In anticipation of the Fall semester, Tamara Myers answers a short Q&A on her upcoming course HIST443- History of North American Children and Youth.
Can you explain the image and its significance? Why did you choose it?
TM: Fifty years ago, 400 thousand young people gathered for a three-day music and art fair – an “Aquarian exposition” for love and peace – called Woodstock. Located on a farm in upstate New York, Woodstock is an immediately recognizable and historic youth space that marked a generation. The experience was transformative for young people who believed they could shape the world with their actions. Over three days, as youth got “back to the garden” in the words of musician Joni Mitchell, their experience and actions were recorded by various media including photography. I chose this photo because it represents the privilege and freedom experienced by some youth in 1969 and it captures a candid moment from the festival. Faces show a variety of emotions that we can all relate to, even if we missed Woodstock.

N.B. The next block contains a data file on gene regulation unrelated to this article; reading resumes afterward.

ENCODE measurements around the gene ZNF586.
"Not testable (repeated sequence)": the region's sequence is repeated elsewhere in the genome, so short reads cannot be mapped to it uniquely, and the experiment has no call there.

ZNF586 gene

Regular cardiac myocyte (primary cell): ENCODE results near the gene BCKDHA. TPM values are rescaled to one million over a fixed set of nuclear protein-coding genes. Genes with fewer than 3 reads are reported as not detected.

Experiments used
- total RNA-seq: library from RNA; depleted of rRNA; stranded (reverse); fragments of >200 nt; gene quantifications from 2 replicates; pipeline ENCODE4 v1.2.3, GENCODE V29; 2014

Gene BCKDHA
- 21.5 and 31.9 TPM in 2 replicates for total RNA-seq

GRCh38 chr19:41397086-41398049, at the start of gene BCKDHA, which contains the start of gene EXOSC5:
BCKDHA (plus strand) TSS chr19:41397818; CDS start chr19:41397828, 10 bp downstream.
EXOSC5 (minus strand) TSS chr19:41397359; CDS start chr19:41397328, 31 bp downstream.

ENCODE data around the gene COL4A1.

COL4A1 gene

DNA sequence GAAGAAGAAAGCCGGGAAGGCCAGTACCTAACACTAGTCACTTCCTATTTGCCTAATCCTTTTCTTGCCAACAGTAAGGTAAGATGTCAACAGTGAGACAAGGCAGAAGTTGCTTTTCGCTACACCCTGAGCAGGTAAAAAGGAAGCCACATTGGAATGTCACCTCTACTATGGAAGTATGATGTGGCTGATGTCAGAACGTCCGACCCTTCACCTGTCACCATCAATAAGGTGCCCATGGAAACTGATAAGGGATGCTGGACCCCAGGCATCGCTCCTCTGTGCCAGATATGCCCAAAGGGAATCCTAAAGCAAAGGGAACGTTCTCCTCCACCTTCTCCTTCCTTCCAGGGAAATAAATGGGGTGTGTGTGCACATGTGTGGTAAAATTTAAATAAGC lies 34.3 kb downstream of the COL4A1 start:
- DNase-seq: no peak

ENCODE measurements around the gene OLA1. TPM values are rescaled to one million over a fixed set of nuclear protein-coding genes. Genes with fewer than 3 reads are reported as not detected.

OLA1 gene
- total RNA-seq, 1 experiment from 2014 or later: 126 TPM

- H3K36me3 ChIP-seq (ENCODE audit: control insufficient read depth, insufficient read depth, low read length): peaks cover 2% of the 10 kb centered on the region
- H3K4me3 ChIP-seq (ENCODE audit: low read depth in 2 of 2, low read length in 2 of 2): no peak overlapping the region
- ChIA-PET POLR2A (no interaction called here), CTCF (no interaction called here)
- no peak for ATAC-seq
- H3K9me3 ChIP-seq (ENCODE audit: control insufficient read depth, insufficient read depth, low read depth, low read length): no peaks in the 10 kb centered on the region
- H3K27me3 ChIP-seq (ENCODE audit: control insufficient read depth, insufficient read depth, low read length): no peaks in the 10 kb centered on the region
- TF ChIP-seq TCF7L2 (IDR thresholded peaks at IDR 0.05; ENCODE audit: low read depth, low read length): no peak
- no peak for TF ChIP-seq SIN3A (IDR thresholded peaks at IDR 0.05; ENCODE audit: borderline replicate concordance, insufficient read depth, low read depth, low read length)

How does it relate to the course and course material?
TM: In HIST 443 we’ll look at how youth captured the imagination of each generation; how it was a both a problem and a promise. We trace the emergence of the adolescent in North America and its remarkable journey across the 20th century. We’ll look at style, music, and attitudes of youth. Among the topics we’ll cover: how the child and teenager were conjured by social science and the media; how race, class, gender, ability, and ethnicity shaped the definition and experience of adolescence; the spaces of adolescence; sexuality; and the rights of the child. HIST 443 draws from visual culture, like photos, film, and media in addition to music, literature, psychology, geography, and anthropology. We’ll grapple with how to find and comprehend sources that reveal the representations and experiences of growing up.